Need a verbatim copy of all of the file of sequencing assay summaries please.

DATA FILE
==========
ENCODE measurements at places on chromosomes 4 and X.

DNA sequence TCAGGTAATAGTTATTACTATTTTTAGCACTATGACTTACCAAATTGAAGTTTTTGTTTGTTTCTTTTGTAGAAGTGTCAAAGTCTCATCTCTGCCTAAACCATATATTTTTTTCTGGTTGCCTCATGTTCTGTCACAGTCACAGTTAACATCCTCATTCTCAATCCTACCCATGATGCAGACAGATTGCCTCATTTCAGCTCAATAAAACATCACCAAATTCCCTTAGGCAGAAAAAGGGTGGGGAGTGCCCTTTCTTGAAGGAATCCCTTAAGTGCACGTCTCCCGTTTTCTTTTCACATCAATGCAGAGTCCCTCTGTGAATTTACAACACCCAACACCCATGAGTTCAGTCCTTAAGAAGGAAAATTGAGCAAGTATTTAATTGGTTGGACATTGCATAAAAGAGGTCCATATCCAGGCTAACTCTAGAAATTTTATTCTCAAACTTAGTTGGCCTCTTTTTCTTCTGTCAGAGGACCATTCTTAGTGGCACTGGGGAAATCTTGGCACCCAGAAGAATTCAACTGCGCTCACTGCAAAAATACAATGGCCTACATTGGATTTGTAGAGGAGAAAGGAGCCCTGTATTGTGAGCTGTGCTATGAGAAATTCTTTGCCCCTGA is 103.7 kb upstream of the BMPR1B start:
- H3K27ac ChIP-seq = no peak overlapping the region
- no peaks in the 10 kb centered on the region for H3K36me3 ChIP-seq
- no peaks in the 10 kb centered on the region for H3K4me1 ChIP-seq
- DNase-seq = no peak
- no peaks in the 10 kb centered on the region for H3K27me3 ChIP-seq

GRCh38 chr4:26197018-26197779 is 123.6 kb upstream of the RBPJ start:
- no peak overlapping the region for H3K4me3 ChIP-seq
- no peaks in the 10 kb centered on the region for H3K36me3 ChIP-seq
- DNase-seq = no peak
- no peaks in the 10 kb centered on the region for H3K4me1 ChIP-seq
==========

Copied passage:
ENCODE measurements at places on chromosomes 4 and X.

DNA sequence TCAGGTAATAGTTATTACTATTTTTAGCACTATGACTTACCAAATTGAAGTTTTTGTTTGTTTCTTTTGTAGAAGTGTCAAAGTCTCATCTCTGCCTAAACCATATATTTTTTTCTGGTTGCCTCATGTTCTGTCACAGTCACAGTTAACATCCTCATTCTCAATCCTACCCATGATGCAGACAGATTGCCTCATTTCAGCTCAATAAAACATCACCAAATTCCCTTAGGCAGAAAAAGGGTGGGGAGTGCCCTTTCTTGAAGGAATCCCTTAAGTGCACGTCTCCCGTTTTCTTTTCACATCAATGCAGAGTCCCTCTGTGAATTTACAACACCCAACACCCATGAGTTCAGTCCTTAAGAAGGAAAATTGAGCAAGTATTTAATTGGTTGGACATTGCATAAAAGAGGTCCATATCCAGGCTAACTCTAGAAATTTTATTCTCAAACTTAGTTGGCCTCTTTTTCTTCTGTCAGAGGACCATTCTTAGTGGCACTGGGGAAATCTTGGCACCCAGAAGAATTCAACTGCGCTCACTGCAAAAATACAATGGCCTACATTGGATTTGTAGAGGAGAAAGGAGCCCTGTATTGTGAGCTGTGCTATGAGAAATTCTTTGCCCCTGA is 103.7 kb upstream of the BMPR1B start:
- H3K27ac ChIP-seq = no peak overlapping the region
- no peaks in the 10 kb centered on the region for H3K36me3 ChIP-seq
- no peaks in the 10 kb centered on the region for H3K4me1 ChIP-seq
- DNase-seq = no peak
- no peaks in the 10 kb centered on the region for H3K27me3 ChIP-seq

GRCh38 chr4:26197018-26197779 is 123.6 kb upstream of the RBPJ start:
- no peak overlapping the region for H3K4me3 ChIP-seq
- no peaks in the 10 kb centered on the region for H3K36me3 ChIP-seq
- DNase-seq = no peak
- no peaks in the 10 kb centered on the region for H3K4me1 ChIP-seq